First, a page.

Use an indoor valve to shut off and drain water from pipes leading to outside faucets. This reduces the chance of freezing in the short span of pipe just inside the house.
A trickle of hot and cold water might be all it takes to keep your pipes from freezing. Let warm water drip overnight, preferably from a faucet on an outside wall.
Keep your thermostat set at the same temperature during both day and night. You might be in the habit of turning down the heat when you're asleep, but further drops in the temperature – more common overnight – could catch you off guard and freeze your pipes.
Open cabinet doors to allow heat to get to un-insulated pipes under sinks and appliances near exterior walls.
Keep any garage doors closed if there are water pipes or supply lines in the garage. If attached to home, consider opening the door to the garage to allow home heat to enter the garage. DO NOT use kerosene or other fuel fed heating devices in the garage to heat it.
If Your Pipes Do Freeze...
If you turn on your faucets and nothing comes out, leave the faucets turned on and call a plumber.
If your house or basement is flooding, turn off the water valve and immediately call 911.
Do not touch or use electrical appliances in areas of standing water due to electrocution concerns.
Never try to thaw a pipe with a torch or other open flame because it could cause a fire hazard. Every year, many building fires are caused by people trying to thaw frozen pipes. All open flames in homes present a serious fire danger, as well as a severe risk of exposure to lethal carbon monoxide.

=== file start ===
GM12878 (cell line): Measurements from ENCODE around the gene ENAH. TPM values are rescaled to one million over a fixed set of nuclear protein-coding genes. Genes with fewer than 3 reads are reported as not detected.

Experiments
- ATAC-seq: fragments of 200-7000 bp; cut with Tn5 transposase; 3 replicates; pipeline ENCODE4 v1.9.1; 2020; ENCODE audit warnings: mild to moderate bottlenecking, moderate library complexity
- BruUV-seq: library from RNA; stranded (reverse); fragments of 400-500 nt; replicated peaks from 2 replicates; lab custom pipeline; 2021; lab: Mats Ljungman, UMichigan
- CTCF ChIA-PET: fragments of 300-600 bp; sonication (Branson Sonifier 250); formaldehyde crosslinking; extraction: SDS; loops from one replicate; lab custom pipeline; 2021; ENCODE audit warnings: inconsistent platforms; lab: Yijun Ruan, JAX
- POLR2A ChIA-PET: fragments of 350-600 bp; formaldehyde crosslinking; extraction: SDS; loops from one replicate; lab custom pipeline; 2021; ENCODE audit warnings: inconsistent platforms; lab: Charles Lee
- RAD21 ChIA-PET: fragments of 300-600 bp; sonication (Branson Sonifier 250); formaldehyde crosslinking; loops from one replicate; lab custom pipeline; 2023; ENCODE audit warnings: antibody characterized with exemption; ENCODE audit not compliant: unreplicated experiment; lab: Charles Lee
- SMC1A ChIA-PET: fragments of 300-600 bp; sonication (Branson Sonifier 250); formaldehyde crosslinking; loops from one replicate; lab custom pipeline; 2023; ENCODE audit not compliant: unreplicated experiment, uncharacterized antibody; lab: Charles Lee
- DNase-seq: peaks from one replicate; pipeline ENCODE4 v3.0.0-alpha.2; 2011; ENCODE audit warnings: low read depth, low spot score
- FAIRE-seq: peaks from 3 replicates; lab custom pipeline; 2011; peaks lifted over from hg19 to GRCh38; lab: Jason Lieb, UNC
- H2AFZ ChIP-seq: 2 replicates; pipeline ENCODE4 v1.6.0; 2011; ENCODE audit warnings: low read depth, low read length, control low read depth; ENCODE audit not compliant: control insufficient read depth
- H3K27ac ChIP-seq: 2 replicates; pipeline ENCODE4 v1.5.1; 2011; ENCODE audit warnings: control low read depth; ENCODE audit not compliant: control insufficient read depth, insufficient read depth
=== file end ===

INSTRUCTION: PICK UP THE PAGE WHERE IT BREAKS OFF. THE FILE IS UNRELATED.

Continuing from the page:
You may be able to thaw a frozen pipe with the warm air from a hair dryer. Start by warming the pipe as close to the faucet as possible, working toward the coldest section of pipe. DO NOT use a blow torch or any other open flame to try and thaw out potentially frozen pipes.
Again, if your water pipes have already burst, turn off the water at the main shutoff valve in the house; leave the water faucets turned on and call 911. Make sure everyone in your family knows where the water shutoff valve is and how to open and close it. Likely places for the water turn-off valve include internal pipes running against exterior walls or where water service enters a home through the foundation.
If you will be going away during cold weather, leave the heat set to a temperature no lower than 55ºF.
Why Frozen Pipes Are a Problem
Water expands as it freezes. This expansion puts extreme pressure on whatever is containing it, including metal or plastic pipes. Pipes that freeze most frequently are those that are exposed to severe cold, like outdoor water faucets, swimming pool supply lines, water sprinkler lines, and water supply pipes in unheated interior areas like basements and crawl spaces, attics, garages, or kitchen cabinets. Also, pipes that run against exterior walls that have little or no insulation are also subject to freezing.
A 1/8-inch crack in a pipe can leak up to 250 gallons of water a day, causing flooding, serious structural damage, and the immediate potential for mold.
In the U.S., frozen pipes cause significant damage every year, but they often can be prevented. Taking a few simple steps, even now, may save you the aggravation and expense.